Information Exchanges with Competitors

Contact with and exchanges of information between competitors—through trade associations, co-operative bodies or otherwise—are commonplace in many industries and can often be regarded as beneficial complements to a competitive market. These contacts would not raise competition concerns in cases, for example, where competitors meet to discuss appropriate actions to solve the relevant industry's common problems (such as discussions on legislative or regulatory texts, or government actions relating to that industry).

That said, there are obvious risks to the competitive process where such meetings or contacts with competitors provide a vehicle for collusive conduct. Exchange of commercially-sensitive information and meetings having as their purpose the fixing of price or sale volume targets are common examples of these risks.

The Turkish Competition Board's established practice is to adopt a sensitive approach to such meetings or contact. The Board often uses such contact to prove the existence of an agreement in restraint of trade or, more likely, of a concerted practice.

The Turkish competition law regime has clear rules governing exchanges of information between competitors. There is a significant number of precedents where the Turkish Competition Board discussed the question whether the exchanges of information between competitors infringed Article 4 of Law No. 4054 (Corporate Loans (17-39/636-276;28.11.2017),Göltas (16-02/44-14, 14.01.2016), Automotive manufacturers and distributors (11-24/464-139;18.04.2011), Cement Cartel (02-06/51-24, 01.02.2002); Association of Manufacturers of Fertilizer (02-07/57-26, 08.02.2002); Coal Cartel (03-60/733-343, 11.09.2003); Ceramic Cartel (04-16/123-26, 24.02.2004), etc.).

The following general principles and rules are inferred from the jurisprudence:

  • Contact with competitors or dissemination of information between competitors—through a trade association or otherwise—may sometimes be unobjectionable, as noted above.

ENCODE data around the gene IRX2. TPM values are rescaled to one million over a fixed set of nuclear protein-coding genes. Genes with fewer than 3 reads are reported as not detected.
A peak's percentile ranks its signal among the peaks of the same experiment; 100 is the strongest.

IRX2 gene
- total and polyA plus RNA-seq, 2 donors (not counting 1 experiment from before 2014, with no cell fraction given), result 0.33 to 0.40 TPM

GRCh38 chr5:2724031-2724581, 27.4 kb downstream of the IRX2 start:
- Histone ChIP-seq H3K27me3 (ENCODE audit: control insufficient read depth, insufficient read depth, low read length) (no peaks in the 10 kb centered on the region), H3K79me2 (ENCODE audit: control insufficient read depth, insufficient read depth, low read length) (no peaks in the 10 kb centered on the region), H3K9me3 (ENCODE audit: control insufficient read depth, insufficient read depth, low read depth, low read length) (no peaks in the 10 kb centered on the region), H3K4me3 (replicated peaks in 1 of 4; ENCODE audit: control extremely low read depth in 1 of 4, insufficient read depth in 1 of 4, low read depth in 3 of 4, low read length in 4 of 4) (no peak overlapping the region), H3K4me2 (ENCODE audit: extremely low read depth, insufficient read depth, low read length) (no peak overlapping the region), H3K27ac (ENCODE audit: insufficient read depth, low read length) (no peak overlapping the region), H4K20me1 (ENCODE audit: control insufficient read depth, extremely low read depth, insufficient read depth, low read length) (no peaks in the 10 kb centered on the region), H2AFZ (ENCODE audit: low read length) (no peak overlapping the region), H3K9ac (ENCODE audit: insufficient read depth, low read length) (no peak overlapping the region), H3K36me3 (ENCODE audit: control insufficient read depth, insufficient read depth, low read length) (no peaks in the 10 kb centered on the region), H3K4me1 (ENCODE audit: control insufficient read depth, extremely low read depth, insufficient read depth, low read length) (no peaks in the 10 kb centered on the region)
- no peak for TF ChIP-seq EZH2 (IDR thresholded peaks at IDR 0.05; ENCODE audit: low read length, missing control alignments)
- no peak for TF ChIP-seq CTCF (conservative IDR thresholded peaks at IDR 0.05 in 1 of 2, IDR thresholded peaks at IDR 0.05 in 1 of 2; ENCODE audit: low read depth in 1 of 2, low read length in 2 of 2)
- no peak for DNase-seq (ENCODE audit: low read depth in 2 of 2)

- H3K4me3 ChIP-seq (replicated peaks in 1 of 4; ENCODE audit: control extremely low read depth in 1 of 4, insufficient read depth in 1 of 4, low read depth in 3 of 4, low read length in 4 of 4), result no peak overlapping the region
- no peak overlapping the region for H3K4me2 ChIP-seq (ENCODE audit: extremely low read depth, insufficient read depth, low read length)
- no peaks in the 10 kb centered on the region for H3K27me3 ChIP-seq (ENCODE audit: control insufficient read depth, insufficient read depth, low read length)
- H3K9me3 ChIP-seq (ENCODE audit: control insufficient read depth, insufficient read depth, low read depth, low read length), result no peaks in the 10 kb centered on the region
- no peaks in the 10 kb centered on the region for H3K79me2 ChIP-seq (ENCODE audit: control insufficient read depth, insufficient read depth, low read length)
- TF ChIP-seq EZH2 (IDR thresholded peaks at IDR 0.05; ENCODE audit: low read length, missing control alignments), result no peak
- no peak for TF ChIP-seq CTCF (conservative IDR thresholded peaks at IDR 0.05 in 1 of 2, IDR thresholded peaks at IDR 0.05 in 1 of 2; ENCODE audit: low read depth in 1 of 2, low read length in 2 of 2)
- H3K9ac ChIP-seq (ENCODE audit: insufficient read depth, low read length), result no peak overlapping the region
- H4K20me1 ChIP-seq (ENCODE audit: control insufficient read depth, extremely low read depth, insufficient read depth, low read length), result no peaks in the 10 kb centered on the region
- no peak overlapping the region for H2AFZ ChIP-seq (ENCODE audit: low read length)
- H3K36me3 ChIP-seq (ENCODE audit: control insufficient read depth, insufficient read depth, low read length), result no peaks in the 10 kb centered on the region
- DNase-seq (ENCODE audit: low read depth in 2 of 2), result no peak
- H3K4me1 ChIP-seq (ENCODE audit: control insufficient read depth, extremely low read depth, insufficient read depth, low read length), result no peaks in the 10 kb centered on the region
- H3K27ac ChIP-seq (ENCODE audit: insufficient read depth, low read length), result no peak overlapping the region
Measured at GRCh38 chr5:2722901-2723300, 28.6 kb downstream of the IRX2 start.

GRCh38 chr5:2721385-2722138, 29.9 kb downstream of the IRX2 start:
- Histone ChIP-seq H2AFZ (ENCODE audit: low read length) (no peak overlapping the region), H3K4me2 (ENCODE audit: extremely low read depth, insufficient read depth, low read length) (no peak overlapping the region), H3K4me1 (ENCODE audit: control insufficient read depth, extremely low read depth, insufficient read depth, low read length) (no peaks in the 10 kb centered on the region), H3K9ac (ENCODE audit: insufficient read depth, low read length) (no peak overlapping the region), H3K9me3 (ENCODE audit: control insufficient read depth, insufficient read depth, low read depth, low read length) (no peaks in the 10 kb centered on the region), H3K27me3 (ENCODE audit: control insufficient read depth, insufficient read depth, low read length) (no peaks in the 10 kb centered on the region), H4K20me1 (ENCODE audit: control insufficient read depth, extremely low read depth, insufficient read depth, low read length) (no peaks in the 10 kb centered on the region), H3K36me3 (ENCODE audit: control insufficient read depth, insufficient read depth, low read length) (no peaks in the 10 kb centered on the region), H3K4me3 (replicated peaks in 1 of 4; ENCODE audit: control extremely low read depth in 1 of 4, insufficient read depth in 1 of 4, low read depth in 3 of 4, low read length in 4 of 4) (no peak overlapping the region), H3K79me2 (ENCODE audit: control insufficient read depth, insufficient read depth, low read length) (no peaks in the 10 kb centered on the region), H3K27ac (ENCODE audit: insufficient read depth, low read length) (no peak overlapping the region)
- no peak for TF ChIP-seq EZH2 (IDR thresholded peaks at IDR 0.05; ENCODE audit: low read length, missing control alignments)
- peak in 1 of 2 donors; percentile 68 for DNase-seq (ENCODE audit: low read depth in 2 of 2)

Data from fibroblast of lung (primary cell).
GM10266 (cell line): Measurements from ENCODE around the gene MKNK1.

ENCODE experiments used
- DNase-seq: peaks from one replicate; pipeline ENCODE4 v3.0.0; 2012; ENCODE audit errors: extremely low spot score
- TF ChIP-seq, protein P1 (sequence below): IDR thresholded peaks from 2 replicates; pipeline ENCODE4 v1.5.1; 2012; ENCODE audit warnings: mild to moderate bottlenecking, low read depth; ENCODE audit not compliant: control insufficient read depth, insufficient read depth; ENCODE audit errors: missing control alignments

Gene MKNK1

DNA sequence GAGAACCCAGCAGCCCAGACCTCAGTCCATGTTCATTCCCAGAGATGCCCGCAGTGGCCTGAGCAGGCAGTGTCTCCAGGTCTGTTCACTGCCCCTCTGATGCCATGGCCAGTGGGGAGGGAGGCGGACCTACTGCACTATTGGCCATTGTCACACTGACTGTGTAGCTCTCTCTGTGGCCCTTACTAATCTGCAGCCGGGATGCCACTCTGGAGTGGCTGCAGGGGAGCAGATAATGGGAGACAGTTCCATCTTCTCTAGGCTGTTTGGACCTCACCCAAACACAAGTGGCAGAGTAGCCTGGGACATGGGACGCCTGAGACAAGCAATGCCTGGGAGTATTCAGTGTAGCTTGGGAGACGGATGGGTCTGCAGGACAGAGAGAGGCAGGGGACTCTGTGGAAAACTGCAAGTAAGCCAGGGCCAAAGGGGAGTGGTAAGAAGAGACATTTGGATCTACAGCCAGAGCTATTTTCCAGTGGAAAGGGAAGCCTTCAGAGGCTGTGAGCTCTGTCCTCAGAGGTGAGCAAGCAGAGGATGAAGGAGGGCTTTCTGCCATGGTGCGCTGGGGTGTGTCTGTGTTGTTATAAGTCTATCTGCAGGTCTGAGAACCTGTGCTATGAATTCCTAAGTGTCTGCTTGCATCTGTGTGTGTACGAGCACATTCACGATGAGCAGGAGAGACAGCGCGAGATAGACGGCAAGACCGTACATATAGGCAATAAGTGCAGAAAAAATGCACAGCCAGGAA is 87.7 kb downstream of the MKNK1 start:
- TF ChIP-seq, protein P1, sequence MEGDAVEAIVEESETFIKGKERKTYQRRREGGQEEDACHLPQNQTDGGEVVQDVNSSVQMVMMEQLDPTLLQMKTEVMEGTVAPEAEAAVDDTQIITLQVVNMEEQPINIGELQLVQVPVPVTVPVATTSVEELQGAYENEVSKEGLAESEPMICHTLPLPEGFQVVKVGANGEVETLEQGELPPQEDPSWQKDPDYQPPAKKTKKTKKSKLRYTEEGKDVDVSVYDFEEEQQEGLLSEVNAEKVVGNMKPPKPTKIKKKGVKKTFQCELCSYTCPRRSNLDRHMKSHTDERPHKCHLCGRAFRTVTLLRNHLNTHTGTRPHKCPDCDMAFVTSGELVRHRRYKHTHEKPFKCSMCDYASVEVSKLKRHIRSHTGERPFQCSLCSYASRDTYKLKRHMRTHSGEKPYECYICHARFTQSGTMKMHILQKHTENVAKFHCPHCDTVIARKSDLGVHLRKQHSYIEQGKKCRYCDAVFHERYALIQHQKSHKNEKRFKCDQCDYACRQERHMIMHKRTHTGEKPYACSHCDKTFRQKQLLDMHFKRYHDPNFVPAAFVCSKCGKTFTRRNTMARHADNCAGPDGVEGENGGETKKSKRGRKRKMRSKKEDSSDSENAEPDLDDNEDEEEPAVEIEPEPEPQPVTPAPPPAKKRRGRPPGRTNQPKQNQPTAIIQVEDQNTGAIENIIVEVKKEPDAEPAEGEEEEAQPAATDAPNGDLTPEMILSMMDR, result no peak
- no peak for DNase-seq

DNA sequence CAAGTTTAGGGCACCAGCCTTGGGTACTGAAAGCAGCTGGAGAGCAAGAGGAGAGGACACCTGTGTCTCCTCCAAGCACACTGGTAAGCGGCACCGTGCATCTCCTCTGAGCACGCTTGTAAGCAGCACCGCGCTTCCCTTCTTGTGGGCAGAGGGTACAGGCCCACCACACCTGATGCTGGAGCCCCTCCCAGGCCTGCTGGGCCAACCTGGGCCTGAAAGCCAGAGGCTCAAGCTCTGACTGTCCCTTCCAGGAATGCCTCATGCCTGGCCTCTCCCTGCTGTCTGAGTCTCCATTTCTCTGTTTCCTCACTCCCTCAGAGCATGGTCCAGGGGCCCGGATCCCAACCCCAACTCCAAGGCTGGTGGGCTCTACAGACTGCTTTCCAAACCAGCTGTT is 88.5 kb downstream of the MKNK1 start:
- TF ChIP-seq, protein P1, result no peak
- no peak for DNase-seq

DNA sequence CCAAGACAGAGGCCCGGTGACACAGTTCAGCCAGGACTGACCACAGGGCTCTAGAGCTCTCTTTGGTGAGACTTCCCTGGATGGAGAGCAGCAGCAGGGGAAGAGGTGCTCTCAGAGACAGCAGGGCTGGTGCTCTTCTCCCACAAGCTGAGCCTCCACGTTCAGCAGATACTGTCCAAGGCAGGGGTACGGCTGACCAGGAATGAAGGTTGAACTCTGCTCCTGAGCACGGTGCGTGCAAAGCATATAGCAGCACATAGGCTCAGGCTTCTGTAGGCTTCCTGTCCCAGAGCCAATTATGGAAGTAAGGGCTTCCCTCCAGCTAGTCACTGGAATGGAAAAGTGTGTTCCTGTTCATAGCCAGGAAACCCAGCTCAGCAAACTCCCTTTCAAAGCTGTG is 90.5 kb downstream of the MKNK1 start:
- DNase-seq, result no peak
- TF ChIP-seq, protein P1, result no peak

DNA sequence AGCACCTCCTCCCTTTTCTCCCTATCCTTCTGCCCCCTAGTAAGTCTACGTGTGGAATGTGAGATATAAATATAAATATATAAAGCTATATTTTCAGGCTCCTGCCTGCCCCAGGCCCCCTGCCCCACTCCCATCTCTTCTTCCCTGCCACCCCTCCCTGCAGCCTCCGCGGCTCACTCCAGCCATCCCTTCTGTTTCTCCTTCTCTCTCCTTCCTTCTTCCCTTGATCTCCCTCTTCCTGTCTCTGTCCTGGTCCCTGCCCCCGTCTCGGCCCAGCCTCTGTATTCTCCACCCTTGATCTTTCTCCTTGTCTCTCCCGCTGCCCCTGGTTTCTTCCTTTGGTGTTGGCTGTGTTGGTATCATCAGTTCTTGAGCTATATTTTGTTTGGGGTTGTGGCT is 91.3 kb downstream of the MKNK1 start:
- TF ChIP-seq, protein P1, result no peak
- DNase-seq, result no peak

• On the other hand, such contact is often seen as a tool to achieve co-ordination of competitors' commercial strategies.
  • This would be the case particularly when competitors exchange commercially-sensitive data.
  • The question of whether the exchange of information between competitors infringes Article 4 of Law No 4054 depends heavily on whether or not that information would normally be regarded as a business secret.
  • Examples of business secrets include prices, output and sales, stocks, costs, future commercial projects, etc.
  • The Turkish Competition Board may not object to the exchange between competitors of statistical information giving an aggregate picture of the output and sales of the relevant industry without identifying individual undertakings, although the risks cannot be excluded altogether.
  • Similarly, there may be no objection under Article 4 if information as to the production and sales is made available to competitors, provided the information is sufficiently historic that it no longer has any real impact on future behavior, although the risks cannot be excluded altogether.
  • Specifically speaking, the minimum requirements principally sought by the Turkish Competition Board are as follows. It should be noted that even if the following conditions are fulfilled, the Competition Board may still deem that the information exchange constitutes a competition law violation depending on the characteristics of the case in question.
    • The figures relating to the relevant industry must be properly aggregated. The information should not individualize the figures on the basis of each enterprise concerned (i.e. there are a sufficient number of participants, e.g. 4 or 5, so that the data cannot be "reverse engineered" to identify individual competitor data). In other words, the data should not provide a breakdown of figures by producer, product, customer or otherwise.
    • The exchanged information should not allow undertakings to do benchmarking.
    • The data must be collected and reported by a third party (such as a public survey company) under appropriate conditions of confidentiality.
    • The representatives of competitors must not discuss the information in meetings or otherwise.
    • The data must not be disseminated until it has ceased to be current for a certain period of time, and it should not include current or future data. The appropriate period of time can vary according to the dynamics of the relevant market but it is generally two months or longer.
    • The data should not provide projections of competitors' future market behavior.
    • The data should not include analyses, recommendations, or other elements.